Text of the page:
9 min Read

O/NSO: Coaches edition

By Greg Katz – WeAreSC

The Obvious: The USC Football Coaching Clinic, featuring USC head coach Steve Sarkisian and his Trojan coaching staff along with several guest head coaches, begins today (Friday) and runs through Saturday at the John McKay Center on campus.

The Not So Obvious: One of the perks of attending the clinic will watching the Trojans practice on Saturday at 11 a.m. in the Coliseum, although closed to the general public.

The Obvious: Steve Sarkisian said that Saturday’s Coliseum practice would be a very physical one.

The Not So Obvious: Whether or not this includes some sort of scrimmage remains to be seen, although there will be a large number of coaches of all levels in attendance because of this weekend’s coaches clinic so maybe Sark wants to add a little spice to the morning session. It’s doubtful, however, that the Trojans head coach feels obligated to entertain the visiting coaches with a full-on scrimmage.

The Obvious: Saturday’s Coliseum practice will have contact with a number of drills being very physical and very competitive.

The Not So Obvious: Two of the more “entertaining” drills obviously be the famed “Oklahoma Drill,” which provides contact and tackling within a confined space, which includes linemen, running backs, and depending on it’s purpose, linebackers and defensive backs.

The Obvious: Sophomore Steven Mitchell was once a highly recruited wide receiver out of Mission Hills (Calif.) Alemany.

The Not So Obvious: It’s been a long time coming for Steven to show what all the recruiting fuss was about, but if the kid is really ready to go and has proved to be dynamic as spring practice comes to a conclusion. Look out in the fall, you’ll likely be on the edge of your seat once No. 7 gets his hands on the pigskin.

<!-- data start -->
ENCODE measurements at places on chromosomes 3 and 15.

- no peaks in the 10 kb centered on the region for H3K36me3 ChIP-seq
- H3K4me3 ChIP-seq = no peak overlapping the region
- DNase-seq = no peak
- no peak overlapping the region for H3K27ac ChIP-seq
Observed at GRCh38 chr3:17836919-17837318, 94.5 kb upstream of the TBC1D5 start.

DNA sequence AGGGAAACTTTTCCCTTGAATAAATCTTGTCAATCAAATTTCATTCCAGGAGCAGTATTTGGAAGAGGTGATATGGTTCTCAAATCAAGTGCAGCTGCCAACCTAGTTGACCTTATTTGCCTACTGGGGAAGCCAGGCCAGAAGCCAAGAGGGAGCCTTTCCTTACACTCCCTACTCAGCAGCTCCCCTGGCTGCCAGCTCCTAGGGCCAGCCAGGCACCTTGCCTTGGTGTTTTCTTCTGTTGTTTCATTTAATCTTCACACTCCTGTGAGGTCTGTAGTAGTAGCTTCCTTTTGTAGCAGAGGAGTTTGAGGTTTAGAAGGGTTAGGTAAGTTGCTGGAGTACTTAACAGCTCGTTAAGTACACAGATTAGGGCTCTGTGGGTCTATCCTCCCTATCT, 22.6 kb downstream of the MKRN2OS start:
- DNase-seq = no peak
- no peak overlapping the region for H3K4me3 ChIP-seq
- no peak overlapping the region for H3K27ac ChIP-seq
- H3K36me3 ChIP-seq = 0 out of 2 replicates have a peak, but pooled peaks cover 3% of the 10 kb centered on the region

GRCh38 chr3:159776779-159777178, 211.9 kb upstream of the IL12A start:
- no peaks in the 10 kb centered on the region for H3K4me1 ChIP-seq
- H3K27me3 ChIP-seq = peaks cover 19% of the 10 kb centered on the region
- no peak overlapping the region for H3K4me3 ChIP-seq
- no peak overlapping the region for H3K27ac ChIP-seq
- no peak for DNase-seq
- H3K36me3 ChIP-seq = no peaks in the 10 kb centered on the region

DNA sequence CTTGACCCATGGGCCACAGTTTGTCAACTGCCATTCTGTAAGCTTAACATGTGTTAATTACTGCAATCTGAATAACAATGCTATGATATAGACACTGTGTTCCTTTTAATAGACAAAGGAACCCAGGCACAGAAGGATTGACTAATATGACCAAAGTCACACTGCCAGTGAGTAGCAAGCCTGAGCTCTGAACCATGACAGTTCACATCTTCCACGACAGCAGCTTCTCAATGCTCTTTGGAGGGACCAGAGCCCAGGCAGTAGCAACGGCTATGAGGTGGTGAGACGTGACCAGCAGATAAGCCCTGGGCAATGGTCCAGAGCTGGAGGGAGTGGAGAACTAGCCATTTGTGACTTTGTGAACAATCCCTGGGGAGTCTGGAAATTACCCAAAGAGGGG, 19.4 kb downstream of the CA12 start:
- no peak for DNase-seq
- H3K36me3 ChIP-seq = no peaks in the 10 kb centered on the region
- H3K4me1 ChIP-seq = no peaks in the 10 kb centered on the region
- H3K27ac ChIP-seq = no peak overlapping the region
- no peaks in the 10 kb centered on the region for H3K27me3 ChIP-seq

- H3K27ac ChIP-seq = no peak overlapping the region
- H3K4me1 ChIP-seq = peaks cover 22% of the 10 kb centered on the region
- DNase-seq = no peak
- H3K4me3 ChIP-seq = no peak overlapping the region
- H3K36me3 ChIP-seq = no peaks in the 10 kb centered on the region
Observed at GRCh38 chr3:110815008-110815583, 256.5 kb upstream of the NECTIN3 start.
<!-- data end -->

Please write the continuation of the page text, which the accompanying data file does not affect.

The Obvious: After having to deal with a hamstring injury, sophomore wide receiver Ajene Harris has been making some noise, and Steve Sarkisian thinks that Steven Mitchell has been a good motivator for the rise of Harris.

The Not So Obvious: This week after practice, Sark said, “Steven has had a really nice spring. I think, quite honestly, he has been motivating Ajene. Ajene had a great practice today as well. But Steven has been explosive with the ball in his hands, and that’s what that position in our offense needs to be.”

The Obvious: Whether it is high school or college, there has always been a tug-a-war to share athletes no matter what the coaches of the various sports might say.

The Not So Obvious: Steve Sarkisian repeated rather strongly this week that cornerback-wide receiver Adoree’ Jackson, who still says he wants to win an Olympic medal, would not go to the Florida Relays track meet in Gainesville, Fla., and stick with football. Jackson will go to track when spring football is over. Of course, it’s not like Jackson is standing around doing nothing in spring football practice. There can’t be a busier athlete on offensive, defense, and special teams than No. 2. The O/NSO hopes that the competitveness of both sports doesn’t become an uncompromising wedge in the future.

The Obvious: Former Trojans defensive lineman Armond Armstead has settled his medical negligence lawsuit with USC.